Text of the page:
We humans are designed to make mistakes. Fortunately, we are also given the ability to design machines to remedy this deficiency. Today we are surrounded by smart devices and technology that help us navigate our day-to-day lives. A long time ago, before the invention of electronics, we relied on pure mechanics to perform calculations. From the basic abacus, to the most sophisticated Babbage Difference Engine, countless mechanical devices have been invented and used for centuries.

In contrast to today’s technology, the mechanical calculating devices were designed to perform only one function. However, they were capable of performing their tasks for decades without electrical power, updates or upgrades. They were critically important to many scientists, engineers, and accountants. Seemingly overnight, with the invention of electronics they became obsolete.

The Wet Collodion photographic process was invented in 1851 by Frederick Scott Archer. This process revolutionized photography and laid the foundation for the next generation of photographic processes and media like plastic roll film and motion picture film which are still used today. And just as the mechanical calculating machines were abandoned for newer technology, wet collodion process was abandoned in the late 1880’s for dry plates.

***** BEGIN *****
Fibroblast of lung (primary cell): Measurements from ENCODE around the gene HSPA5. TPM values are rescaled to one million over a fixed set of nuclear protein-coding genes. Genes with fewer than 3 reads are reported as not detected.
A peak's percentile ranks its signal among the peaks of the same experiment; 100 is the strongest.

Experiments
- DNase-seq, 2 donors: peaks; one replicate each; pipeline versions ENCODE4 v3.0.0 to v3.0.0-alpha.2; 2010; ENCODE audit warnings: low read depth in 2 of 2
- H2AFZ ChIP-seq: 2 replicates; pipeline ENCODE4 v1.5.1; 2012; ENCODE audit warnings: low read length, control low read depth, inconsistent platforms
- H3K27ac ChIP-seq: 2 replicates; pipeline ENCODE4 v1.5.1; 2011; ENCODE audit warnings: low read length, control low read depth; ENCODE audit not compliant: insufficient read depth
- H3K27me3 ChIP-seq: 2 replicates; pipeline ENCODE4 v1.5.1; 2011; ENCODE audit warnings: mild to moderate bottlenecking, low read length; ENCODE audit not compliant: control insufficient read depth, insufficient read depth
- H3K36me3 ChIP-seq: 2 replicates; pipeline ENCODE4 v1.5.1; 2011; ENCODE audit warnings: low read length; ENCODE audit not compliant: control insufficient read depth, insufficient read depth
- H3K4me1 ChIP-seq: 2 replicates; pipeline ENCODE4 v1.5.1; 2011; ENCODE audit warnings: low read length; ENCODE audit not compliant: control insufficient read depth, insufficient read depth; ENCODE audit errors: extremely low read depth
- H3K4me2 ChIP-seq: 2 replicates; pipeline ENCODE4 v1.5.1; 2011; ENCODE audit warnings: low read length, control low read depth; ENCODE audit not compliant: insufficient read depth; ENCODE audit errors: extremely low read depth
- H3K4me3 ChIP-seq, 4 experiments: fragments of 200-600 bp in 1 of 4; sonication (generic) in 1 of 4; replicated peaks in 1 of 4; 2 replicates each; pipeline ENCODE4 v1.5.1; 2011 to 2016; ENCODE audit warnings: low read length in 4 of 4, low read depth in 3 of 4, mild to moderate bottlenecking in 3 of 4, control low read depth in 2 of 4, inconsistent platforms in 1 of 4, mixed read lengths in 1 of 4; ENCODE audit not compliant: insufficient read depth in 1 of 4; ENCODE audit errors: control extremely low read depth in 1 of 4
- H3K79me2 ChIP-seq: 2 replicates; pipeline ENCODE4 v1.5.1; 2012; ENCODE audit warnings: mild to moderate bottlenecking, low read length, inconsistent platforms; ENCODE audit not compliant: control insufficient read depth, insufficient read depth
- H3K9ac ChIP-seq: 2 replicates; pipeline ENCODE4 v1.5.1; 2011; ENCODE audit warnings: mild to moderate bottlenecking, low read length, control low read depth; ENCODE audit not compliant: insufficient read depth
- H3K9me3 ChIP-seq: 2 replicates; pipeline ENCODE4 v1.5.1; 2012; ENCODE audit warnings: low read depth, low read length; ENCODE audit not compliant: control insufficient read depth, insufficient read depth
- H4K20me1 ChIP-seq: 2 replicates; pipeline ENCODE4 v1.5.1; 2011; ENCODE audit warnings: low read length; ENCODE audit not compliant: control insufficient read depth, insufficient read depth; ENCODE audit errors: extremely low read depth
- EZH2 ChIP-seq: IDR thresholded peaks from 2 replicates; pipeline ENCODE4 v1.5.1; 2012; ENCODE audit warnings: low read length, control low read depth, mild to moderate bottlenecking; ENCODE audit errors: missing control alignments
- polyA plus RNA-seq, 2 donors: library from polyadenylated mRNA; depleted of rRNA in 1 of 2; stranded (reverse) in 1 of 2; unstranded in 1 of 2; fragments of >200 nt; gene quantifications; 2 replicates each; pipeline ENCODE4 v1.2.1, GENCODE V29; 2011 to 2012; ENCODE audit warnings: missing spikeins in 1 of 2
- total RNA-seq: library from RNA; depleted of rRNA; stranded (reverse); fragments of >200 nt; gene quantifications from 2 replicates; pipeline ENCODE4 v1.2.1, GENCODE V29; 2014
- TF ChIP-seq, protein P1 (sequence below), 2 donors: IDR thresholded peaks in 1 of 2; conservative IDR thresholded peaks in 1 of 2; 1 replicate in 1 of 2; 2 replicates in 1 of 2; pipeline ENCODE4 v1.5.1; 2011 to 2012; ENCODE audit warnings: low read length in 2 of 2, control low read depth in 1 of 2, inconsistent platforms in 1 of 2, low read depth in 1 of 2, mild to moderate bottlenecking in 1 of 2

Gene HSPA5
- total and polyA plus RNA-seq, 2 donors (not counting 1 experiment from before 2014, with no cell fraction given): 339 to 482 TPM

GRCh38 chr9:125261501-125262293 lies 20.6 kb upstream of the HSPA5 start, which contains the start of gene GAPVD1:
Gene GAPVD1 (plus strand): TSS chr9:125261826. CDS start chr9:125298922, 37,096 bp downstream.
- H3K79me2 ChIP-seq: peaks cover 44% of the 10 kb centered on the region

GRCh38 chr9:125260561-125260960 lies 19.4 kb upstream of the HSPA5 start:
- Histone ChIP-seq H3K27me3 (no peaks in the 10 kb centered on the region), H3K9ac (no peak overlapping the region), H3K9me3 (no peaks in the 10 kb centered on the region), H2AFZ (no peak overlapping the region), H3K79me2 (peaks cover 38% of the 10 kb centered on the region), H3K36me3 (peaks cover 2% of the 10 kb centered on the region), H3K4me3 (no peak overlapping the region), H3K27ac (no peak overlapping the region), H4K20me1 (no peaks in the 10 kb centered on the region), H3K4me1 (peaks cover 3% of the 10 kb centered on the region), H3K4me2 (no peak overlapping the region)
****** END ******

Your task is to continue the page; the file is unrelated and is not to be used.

As a computer engineer I had always been attracted to the history of my profession and collected old computers and mechanical calculating devices throughout years. Photographing them using the wet collodion process gave me the opportunity to connect deeply with those devices, their designs and inner workings. Observing physical numbers carved on metal disks turning around cranks and levers and finally displaying the result of a complex calculation is as magical as observing the sudden appearance of a wet collodion image on a plate.

With the “Calculus” series I am trying to travel back to the beginning of technology and photography and pay tribute the brilliant minds who invented these devices and the processes which eventually led to the technology rich world we live in today.

Calculus : Any mathematical system of calculation involving the use of symbols. Origin : Latin ; pebble, stone used in reckoning, from calx small stone, counter
Burroughs #2119 x 23.5 , Tintype , 2015
Calculus : Addometer Adix Burroughs Curta Fowler Odhner Soroban
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